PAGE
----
Fed Policy: The House that Yellen Builds
If confirmed as chair of the Federal Reserve, Janet Yellen will have the weight of the housing market sitting on her shoulders. The importance of the housing sector, already seen as a key indicator of economic recovery, was heightened after the Fed modestly began scaling back its bond-buying program.
After the Fed announced it would cut $10 billion from its $85 billion monthly purchases, which includes mortgage-backed securities, mortgage rates began to tick upwards. Following the taper, the average for 30-year fixed-rate mortgages was 4.47 percent. The number is historically low but 1.3 percent higher than what it was a year ago.
The 30-year fixed-rate mortgage started 2014 slightly higher, at 4.53 percent. The 15-year mortgage rate was higher as well, at 3.55 percent. One year ago, it was 2.64 percent. In July and August, the rates rose sharply due to speculation that the Fed was going to begin tapering. Now that the taper is here, how Yellen proceeds will be intensely scrutinized.
Diane Swonk, an adviser to the Federal Reserve Board and chief economist at Mesirow Financial Inc., told Bloomberg that if Yellen is too quick on the taper trigger, investors could panic and cause mortgage rates to balloon. Conversely, not doing enough with the taper could cause low rates, which, when coupled with an improving economy, might lead to an overzealous housing market.
Currently, the housing market is underperforming compared to a year ago, with data from November showing year-over-year declines in several key areas. Existing home sales for that month dropped 4.3 percent, according to the National Association of Realtors. The seasonally adjusted annual rate of 4.9 million is 1.2 percent below November 2012′s sales. Pending home sales bumped up slightly, 0.2 percent, but this was also off from last year, by 1.6 percent.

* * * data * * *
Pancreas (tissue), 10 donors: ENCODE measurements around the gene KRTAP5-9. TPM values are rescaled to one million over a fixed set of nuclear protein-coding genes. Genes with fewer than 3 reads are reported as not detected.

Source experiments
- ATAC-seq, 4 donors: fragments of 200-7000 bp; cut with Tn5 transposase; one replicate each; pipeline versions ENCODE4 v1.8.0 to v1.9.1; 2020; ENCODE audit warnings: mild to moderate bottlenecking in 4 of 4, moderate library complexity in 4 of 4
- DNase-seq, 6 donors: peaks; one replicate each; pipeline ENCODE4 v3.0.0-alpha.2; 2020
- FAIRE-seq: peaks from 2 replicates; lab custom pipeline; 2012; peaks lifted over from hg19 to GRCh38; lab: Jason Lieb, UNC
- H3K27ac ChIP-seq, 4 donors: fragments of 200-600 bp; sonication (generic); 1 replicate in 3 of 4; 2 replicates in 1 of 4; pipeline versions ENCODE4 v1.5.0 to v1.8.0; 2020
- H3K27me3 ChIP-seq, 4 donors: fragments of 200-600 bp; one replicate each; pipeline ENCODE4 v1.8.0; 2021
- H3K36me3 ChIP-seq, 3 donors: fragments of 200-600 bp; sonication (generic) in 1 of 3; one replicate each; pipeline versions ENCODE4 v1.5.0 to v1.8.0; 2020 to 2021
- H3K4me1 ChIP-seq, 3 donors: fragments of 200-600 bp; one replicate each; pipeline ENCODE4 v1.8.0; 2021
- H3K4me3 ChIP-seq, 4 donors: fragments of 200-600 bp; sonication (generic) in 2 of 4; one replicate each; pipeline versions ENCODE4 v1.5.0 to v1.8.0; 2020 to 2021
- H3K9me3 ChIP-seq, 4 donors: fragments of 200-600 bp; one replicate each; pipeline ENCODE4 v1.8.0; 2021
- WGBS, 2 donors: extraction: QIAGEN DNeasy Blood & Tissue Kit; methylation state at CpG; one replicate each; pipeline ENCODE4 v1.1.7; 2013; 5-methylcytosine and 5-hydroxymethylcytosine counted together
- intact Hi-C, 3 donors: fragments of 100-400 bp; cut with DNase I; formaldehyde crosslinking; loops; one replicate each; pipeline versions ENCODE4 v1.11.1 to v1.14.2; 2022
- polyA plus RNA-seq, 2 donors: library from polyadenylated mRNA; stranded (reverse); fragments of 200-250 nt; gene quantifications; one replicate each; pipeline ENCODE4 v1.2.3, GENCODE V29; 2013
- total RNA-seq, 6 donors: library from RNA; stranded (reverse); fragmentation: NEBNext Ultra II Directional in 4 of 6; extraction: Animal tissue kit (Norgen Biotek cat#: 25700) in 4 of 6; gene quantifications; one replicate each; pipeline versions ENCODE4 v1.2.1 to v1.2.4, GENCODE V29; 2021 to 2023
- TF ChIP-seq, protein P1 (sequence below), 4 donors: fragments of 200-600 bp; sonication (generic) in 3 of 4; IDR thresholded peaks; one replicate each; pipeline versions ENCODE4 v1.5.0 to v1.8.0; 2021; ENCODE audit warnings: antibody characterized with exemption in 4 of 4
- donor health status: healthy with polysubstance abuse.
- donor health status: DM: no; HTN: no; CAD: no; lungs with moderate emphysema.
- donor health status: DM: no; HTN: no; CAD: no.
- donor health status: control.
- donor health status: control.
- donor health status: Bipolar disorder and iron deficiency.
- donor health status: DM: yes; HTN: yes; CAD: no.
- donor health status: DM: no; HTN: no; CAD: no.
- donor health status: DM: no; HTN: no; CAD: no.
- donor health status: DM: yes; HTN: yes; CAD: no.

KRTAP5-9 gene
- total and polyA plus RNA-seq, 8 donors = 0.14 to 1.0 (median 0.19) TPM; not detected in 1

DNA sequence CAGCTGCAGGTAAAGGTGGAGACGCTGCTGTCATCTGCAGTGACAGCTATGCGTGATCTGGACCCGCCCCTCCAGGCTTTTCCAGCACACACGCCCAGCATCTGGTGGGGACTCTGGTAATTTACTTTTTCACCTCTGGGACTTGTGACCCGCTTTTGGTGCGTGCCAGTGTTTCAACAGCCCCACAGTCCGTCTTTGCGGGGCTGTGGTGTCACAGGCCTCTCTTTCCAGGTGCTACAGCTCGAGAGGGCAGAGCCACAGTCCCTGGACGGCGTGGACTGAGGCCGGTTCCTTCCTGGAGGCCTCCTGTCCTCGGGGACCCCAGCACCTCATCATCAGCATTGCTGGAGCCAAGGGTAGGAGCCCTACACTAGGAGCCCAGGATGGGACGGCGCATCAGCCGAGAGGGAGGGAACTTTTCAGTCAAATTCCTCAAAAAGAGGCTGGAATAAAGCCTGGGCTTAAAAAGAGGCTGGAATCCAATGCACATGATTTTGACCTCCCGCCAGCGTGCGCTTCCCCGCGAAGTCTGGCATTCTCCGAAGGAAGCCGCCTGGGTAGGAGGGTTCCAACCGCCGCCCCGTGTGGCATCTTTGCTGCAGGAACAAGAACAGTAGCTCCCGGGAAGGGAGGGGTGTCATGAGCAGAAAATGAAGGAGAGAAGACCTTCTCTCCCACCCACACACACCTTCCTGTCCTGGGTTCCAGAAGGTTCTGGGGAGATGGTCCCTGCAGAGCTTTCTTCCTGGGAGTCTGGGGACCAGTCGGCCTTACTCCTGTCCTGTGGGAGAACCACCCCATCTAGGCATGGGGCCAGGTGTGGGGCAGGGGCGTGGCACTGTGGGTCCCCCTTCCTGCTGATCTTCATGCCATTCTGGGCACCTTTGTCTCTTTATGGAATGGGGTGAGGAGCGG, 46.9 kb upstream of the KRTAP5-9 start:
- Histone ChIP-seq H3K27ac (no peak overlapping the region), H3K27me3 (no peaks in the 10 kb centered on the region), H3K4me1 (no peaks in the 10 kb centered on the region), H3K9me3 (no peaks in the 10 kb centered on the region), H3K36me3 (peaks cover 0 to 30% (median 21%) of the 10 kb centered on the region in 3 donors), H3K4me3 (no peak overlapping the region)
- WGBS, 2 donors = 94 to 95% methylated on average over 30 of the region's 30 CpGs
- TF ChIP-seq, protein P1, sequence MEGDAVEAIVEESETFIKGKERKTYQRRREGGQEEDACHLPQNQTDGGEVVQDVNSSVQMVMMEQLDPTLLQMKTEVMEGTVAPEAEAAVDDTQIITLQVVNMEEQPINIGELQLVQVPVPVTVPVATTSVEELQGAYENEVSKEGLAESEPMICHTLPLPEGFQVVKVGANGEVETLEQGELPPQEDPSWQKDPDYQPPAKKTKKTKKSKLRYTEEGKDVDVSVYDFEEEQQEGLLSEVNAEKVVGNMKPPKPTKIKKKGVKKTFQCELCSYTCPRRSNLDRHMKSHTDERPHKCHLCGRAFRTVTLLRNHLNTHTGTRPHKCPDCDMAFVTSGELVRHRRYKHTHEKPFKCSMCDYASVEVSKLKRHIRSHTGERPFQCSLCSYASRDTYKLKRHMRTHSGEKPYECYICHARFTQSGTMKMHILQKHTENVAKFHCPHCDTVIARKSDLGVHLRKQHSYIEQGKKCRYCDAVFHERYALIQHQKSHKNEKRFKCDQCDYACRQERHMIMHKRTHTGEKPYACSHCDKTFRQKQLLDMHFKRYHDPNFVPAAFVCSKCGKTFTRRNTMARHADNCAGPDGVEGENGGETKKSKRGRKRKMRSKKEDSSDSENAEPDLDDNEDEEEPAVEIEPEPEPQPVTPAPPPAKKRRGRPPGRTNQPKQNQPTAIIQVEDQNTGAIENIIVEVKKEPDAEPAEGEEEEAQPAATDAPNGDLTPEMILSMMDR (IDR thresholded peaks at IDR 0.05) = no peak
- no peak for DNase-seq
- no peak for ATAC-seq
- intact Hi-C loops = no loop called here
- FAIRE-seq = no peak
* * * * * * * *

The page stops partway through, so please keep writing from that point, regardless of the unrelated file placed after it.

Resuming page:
Speaking about the pending home sales numbers, Lawrence Yun, the National Association of Realtors’ chief economist, described the market as leveling off but not in a bleak state. “Although the final months of 2013 are finishing on a soft note, the year as a whole will end with the best sales total in seven years,” Yun said.
“Home sales are hurt by higher mortgage interest rates, constrained inventory and continuing tight credit,” Yun noted in the release of the existing home sales data. “There is a pent-up demand for both rental and owner-occupied housing as household formation will inevitably burst out, but the bottleneck is in limited housing supply, due to the slow recovery in new home construction.”
Household formation, or new homes being created by first-time homebuyers, has been on hold due to the the recession. “So far, first-time buyers have been missing from the housing recovery,” Swonk said in the previously mentioned Bloomberg interview. “They need to come into the market in greater numbers because they have to buy properties before sellers can move up.”
But that, like other factors in the housing market, will depend on Yellen. S&P/Case-Shiller home-price index co-founder Karl Case says no one knows how Yellen will act. Although she is likely to “continue on [Ben Bernanke’s] path,” Case is uncertain as to how that will translate. “We’ve never seen an intervention in the market like the Fed has done, so we’ve never seen an unwinding.”